Pour water from the lohta into the Laxmi conch and place one Tulasi leaf in the water

Hold the Laxmi conch in your right hand, and while ringing the bell with your left hand bathe the Shaligram while chanting the maha-mantra

hare krishna hare krishna krishna krishna hare hare
hare rama hare rama rama rama hare hare

Bath Him three times like this.

Put down the conch and bell, make a clapping noise with your hands

and respectfully move Him onto the towel covering the table and with the small hand towel dry Him.

Place a little oil onto His body

Replace Him back onto His Asana

Offer one stick of Agarbhatti
Offer Ghee lamp or Camphor lamp
Offer Naivedyam

Offering system is to offer foodstuffs through the agency of Guru. Can use pranahutis also.
Recite Sandhyavandanam - Gayatri mantra

Offer prayers for attainment of forgiveness of any offences

mantra-hinam kriya-hinam
bhakti-hinam janardana
yat pujitam maya deva
paripurnam tad astu me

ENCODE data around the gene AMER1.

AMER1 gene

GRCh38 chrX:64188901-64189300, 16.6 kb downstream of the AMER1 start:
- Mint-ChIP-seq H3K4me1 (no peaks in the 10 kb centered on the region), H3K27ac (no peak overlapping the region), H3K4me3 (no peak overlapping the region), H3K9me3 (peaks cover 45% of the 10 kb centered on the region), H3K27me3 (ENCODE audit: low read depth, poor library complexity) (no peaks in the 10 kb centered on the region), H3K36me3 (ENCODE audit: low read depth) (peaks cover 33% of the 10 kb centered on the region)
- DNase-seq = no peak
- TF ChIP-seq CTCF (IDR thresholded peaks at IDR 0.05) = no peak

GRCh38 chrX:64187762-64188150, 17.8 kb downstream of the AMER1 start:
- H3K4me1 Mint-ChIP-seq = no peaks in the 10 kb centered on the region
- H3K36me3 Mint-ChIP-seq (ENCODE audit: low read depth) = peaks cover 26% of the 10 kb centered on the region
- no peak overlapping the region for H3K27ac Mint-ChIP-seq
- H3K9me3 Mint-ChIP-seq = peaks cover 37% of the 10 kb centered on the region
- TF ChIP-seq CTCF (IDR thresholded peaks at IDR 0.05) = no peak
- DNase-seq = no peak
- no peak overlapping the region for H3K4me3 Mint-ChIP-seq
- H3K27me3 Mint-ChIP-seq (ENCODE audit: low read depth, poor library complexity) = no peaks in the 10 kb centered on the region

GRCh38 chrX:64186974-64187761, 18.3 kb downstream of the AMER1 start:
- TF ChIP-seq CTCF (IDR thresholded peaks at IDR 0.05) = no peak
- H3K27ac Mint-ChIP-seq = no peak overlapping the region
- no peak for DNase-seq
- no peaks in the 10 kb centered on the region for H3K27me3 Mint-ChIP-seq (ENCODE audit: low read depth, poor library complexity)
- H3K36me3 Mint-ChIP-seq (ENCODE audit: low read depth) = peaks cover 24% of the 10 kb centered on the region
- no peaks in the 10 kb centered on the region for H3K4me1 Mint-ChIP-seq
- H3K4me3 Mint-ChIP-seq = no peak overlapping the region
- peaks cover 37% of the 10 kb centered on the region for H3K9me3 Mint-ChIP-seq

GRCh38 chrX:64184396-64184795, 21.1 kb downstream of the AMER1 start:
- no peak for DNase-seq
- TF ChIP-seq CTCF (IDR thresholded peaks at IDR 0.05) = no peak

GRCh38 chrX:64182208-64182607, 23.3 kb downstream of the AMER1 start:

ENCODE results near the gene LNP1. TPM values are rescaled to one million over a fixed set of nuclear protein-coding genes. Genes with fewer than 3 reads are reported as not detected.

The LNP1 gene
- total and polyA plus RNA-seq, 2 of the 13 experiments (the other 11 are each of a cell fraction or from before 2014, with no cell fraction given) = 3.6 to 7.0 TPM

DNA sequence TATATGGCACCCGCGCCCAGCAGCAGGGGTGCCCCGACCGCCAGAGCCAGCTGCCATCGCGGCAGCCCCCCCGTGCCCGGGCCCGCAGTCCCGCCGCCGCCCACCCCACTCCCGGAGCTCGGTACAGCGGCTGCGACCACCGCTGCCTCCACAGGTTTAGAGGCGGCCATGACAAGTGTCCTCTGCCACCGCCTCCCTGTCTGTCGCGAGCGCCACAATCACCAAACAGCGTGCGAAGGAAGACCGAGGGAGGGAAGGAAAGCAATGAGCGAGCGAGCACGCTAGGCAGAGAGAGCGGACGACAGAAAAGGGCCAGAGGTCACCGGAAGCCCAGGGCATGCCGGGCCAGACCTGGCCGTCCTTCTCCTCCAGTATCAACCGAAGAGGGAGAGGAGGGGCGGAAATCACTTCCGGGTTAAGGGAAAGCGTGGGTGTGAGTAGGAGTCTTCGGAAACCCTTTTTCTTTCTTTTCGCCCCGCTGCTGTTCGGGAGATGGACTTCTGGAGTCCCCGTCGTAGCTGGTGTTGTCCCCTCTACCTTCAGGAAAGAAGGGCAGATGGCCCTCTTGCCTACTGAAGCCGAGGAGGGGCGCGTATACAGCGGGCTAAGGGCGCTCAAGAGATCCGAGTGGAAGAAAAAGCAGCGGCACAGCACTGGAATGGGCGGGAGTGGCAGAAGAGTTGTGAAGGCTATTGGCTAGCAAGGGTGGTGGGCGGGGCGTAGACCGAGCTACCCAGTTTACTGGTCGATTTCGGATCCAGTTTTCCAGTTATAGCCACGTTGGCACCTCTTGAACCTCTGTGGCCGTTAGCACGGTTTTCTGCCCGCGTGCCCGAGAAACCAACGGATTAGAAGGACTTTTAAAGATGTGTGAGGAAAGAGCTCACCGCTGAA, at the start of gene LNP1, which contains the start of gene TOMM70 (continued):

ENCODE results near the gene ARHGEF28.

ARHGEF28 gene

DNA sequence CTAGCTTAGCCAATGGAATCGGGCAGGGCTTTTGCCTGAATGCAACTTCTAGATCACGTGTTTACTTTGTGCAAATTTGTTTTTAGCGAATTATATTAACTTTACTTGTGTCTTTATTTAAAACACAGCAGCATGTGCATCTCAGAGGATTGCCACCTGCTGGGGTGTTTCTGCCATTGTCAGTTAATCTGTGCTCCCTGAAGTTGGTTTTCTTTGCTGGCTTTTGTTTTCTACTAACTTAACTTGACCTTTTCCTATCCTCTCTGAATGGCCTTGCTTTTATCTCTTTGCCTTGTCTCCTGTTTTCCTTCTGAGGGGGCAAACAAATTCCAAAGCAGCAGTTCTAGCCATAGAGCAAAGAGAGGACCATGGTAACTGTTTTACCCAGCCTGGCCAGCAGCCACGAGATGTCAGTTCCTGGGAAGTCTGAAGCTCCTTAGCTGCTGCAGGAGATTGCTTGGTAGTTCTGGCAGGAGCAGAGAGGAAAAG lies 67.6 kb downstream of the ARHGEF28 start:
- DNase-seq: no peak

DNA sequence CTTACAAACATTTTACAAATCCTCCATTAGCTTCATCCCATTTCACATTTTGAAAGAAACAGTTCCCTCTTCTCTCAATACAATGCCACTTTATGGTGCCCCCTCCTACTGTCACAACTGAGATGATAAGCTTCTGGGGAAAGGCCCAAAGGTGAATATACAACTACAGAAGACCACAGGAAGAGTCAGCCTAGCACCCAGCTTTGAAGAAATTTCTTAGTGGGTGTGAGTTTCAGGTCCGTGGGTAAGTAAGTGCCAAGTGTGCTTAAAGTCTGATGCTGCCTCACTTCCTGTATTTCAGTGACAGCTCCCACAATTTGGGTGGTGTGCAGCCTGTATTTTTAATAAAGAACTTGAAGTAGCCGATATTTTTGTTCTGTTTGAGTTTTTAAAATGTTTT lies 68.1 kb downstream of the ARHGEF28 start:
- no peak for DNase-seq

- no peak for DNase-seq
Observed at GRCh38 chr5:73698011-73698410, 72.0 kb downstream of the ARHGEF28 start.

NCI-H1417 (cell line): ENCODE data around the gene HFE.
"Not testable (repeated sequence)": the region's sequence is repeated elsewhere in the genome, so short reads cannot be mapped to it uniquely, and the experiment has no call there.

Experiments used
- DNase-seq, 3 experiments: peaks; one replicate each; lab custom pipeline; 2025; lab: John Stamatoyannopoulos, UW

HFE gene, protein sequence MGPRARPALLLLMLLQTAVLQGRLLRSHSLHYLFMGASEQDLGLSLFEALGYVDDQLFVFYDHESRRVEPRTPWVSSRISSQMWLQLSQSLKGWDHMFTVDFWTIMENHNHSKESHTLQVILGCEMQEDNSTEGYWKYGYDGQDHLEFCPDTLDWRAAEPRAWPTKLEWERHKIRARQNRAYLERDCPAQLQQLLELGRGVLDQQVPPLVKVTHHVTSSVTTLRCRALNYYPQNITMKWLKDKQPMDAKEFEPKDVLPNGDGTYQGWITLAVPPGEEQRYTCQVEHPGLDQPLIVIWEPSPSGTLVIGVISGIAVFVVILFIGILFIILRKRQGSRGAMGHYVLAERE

"O my Lord, O Janardana, whatever little puja or worship that has been performed by me, although it is without devotion, without proper mantras and without the proper performance, please let that become complete."

yad-dattam bhakti-matrena
patram puspam phalam jalam
aveditam nivedyan tu
tan grhananukampaya

"What has been offered with devotion, the leaf, the flower, the water, the fruit, the foodstuff, which has been offered, please, out of Your causeless mercy, accept it."

vidhi-hinam mantra-hinam
yat kincid upapaditam
kriya-mantra-vihinam va
tat sarvam ksantum arhasi

"Whatever has happened without the proper chanting of the mantra, or without following the proper procedure, kindly forgive all that."

ajnanad athava jnanad
asubham yan maya krtam
ksantum arhasi tat sarvam
dasyenaiva grhana mam

sthitih seva gatir yatra
smrtis cinta stutir vacah
bhuyat sarvatmana visno
madiyam tvayi cestitam

"Whatever inauspicious things I have done out of ignorance or unknowingly, please forgive that and accept me as Your insignificant servant.  Let my normal condition be service;  let my movement be holy pilgrimage; let my thought be remembrance of You;  let my words be glorification of You.  O Vishnu, let my activities, with my whole mind and body and soul, be engaged in You."

Offer pranams

Put Shaligram back on altar, and offer dandavats

16 upacharas

The PujA PrAyogam:

Perform Achaman:   oM keshavaya nama, oM narayana namah, oM madhavaya namah.

Perform Asan suddhi:

Spreading out the asana or seat on the floor and performing the sadharana acamana, one should place his right hand on the asana and chant: